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Humans have been drawn to space travel since a race began in the mid-twentieth century between the United States and the Soviet Union. However, some people got more fascinated with the space pen used in the American sitcom "Seinfield" and Professor Viru Sahastrabudhhe's pen in the Indian movie "Three Idiots."

While some say that a pen cannot be used in zero gravity and that cosmonauts could simply use a pencil, others claim that space organizations spent a significant amount of money to develop such an item.

The following are some fascinating facts regarding these pens, as NASA said.

Space Pens Are Real

Most people are probably familiar with the Fisher Space Pen. This pressurized pen can work in the microgravity conditions of the International Space Station. A common misunderstanding about the space pen is that NASA allegedly spent millions of dollars creating it while Russian cosmonauts used pencils.

Space Pen
(Photo: atomicjeep/Wikimedia Commons)

The space agency clarified per Slash Gear that the pens are real and that astronauts use them to write while aboard the International Space Station. The space pen resembles a conventional pen, but it is unique because it is a pressurized pen that can work in the microgravity environment of the International Space Station. Fisher Pen Company's Fisher Space Pen, according to NASA, is a dependable and safe tool.

Space Pens Can Be Used on Earth

While they are popular gifts, space pens are especially sought after by military and law enforcement personnel, outdoor enthusiasts, aircraft makers, and petroleum professionals. According to Awani Review, these people, like astronauts, value the pens' flexibility to write in any format.

The Fisher Pen Company has sellers in more than 50 countries. However, it still makes all of its pens in Boulder City, Nevada where over 60 people produce over one million pens each year. There are now over 80 versions in the space pen line.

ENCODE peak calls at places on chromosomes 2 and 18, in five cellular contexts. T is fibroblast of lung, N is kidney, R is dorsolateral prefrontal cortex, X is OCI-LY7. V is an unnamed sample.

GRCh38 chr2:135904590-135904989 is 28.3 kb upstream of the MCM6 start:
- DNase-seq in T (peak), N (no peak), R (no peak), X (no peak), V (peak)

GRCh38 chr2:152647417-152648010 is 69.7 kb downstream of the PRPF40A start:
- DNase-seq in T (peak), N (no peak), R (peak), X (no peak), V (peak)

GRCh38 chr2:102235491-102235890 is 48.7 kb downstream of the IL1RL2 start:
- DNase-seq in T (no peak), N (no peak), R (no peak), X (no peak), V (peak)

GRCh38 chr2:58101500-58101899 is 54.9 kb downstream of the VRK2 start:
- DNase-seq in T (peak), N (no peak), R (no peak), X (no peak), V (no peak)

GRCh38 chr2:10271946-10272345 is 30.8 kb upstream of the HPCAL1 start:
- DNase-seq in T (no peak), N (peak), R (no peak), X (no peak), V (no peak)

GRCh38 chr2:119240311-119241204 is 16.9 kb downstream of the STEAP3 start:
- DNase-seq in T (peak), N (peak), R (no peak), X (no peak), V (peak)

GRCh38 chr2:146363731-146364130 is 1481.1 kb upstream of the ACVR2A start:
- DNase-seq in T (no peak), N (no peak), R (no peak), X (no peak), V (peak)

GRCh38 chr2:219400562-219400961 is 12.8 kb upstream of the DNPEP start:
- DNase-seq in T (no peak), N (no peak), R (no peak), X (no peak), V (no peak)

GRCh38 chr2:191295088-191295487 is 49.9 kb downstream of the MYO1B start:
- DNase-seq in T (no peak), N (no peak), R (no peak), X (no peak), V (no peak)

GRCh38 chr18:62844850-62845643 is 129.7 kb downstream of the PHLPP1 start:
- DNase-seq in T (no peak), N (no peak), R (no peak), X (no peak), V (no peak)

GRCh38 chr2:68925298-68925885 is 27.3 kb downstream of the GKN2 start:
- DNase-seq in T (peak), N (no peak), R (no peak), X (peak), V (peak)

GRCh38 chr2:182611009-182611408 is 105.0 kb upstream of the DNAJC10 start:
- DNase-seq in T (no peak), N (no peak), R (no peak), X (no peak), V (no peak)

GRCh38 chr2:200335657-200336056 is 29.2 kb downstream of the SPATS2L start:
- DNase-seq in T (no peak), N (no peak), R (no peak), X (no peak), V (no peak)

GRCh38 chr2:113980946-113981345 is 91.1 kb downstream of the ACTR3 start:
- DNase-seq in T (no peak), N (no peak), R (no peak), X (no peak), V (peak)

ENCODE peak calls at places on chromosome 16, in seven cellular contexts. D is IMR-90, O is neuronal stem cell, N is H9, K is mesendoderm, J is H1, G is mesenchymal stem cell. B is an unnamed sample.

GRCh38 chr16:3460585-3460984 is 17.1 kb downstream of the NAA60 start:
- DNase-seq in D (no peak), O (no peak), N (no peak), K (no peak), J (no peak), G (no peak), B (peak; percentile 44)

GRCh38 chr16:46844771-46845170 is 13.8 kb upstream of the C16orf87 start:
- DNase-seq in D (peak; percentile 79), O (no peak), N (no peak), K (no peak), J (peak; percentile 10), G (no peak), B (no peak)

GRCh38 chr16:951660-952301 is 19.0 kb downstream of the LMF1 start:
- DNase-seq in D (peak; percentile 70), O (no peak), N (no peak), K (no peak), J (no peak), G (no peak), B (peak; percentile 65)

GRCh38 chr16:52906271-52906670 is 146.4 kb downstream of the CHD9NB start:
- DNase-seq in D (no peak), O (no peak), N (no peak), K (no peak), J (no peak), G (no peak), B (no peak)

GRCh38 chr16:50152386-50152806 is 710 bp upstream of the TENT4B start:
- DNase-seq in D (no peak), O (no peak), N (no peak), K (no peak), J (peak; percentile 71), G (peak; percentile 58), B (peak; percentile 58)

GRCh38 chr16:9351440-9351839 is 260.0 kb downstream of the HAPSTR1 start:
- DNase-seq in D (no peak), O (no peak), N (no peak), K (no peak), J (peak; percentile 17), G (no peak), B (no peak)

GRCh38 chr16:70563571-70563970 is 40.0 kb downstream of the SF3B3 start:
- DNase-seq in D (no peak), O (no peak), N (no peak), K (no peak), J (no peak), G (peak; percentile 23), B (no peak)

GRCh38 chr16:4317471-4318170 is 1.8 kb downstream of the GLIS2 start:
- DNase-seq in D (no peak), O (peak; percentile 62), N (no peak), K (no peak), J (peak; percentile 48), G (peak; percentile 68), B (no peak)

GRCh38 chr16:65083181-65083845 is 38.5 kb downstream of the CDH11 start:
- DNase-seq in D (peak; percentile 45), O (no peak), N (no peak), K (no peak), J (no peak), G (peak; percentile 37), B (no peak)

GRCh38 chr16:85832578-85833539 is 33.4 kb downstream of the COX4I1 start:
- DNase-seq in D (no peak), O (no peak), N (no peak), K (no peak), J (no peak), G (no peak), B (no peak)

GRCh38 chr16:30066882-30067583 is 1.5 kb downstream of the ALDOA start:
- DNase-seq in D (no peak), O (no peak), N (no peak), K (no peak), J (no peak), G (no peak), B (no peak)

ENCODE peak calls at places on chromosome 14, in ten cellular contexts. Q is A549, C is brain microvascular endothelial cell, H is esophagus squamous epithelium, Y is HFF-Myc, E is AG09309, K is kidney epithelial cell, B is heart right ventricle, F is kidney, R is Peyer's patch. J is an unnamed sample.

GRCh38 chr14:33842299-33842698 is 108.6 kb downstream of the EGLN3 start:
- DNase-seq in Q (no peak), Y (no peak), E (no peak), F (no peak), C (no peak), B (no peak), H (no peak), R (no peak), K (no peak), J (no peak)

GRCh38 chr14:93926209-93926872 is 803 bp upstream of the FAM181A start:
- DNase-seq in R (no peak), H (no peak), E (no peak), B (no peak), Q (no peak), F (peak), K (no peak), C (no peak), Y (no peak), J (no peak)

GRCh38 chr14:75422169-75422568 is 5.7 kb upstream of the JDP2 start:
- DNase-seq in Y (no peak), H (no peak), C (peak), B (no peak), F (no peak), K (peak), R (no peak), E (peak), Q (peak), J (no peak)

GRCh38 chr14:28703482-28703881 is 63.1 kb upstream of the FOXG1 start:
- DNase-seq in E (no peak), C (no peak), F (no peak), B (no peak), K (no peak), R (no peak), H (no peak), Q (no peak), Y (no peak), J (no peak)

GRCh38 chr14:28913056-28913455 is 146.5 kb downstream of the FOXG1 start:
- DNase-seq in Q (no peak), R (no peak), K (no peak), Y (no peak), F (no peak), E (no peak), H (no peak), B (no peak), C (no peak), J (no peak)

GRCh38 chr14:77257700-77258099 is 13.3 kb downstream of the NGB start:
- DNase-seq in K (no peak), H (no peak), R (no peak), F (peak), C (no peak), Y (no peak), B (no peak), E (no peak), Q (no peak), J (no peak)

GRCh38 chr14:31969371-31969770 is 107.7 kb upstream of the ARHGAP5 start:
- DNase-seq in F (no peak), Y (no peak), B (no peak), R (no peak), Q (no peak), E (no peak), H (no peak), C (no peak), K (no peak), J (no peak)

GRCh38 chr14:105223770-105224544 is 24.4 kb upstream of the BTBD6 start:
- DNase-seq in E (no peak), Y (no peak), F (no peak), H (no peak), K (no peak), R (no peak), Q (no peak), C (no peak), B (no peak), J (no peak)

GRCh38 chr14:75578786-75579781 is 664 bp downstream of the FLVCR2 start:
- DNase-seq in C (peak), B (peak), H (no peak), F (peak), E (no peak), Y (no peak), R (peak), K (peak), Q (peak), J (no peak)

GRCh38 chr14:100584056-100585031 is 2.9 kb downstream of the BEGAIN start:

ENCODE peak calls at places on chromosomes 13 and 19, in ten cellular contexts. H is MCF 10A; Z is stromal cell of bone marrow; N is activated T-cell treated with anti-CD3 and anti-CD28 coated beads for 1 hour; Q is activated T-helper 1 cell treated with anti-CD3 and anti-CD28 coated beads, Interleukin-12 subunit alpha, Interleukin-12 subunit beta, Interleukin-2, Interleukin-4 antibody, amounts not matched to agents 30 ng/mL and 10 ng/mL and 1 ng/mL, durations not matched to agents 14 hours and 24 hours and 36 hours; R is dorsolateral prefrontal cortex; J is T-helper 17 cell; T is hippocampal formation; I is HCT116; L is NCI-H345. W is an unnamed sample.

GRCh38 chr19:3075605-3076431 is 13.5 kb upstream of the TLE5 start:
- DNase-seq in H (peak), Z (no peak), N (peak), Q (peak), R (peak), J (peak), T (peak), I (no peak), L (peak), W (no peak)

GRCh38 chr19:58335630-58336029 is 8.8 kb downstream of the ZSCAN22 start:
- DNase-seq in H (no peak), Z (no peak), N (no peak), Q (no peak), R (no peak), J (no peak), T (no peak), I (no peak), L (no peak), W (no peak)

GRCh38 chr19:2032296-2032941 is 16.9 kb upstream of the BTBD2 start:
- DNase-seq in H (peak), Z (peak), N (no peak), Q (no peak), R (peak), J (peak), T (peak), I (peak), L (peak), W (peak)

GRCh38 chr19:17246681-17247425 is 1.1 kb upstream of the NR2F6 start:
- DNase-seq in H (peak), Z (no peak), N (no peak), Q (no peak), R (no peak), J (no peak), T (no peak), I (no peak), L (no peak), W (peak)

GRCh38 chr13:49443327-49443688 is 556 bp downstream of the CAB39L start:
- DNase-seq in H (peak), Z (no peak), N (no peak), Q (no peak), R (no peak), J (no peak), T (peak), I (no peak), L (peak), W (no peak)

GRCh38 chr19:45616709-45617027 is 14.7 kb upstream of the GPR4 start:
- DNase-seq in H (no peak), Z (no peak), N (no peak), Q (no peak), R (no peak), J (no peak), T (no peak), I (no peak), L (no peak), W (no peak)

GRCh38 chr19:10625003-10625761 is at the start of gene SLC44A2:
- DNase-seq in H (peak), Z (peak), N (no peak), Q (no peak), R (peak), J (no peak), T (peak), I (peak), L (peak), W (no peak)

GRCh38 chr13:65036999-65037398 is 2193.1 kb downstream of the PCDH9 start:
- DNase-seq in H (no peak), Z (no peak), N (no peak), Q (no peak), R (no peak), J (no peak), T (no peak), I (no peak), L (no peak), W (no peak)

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NASA has a lengthy history of licensing technologies to commercial companies. The article for NASA by Spinoff gives an overview of NASA technology that has been converted into commercial services and products, showing the better advantages of the U.S. space program. The Technology Transfer Program of NASA's Space Technology Mission Directorate publishes Spinoff.

Nobody Used Taxpayers' Money To Make Space Pen!

Rumors claim that NASA spent ten years and $165 million, or $12 billion, making the Fisher Space Pen. Reuters clarified that the space pen did not cost taxpayers millions of dollars. Republic World also explained the reason why astronauts quit using pencils. The ISS is packed with delicate equipment that may be harmed by small pieces of junk drifting around.

The space agency said that the ISS has delicate equipment that may be harmed by microscopic particles of trash floating about in zero gravity. Sharpening pencils is necessary, and a broken tip might result in little pieces of graphite strewn about the space station. This might cause problems for the ISS's delicate equipment as well as the crew.

How Space Pen Works

Paul C. Fisher and his firm, the Fisher Pen Company, patented this space pen in 1965, Scientific American said. Astronauts can write upside down, in extreme cold or heat (down to negative 50 degrees Fahrenheit or up to 400 degrees Fahrenheit), and even underwater or in other liquids. However, if the ink becomes too hot, it turns green instead of blue.

Unlike other ballpoint pens, the ink flow of the Fisher Space Pen is not aided by gravity. Instead, the cartridge is inflated with nitrogen at a pressure of 35 pounds per square inch. The ink is pushed toward the tungsten carbide ball at the pen's tip by this pressure.

The ink is also different from what is usually found in regular pens. Fisher utilized ink that behaves as a gel-like solid until the ballpoint moves, at which time it transforms into a fluid. The nitrogen also prevents air from interacting with the ink, preventing it from evaporating and oxidizing.

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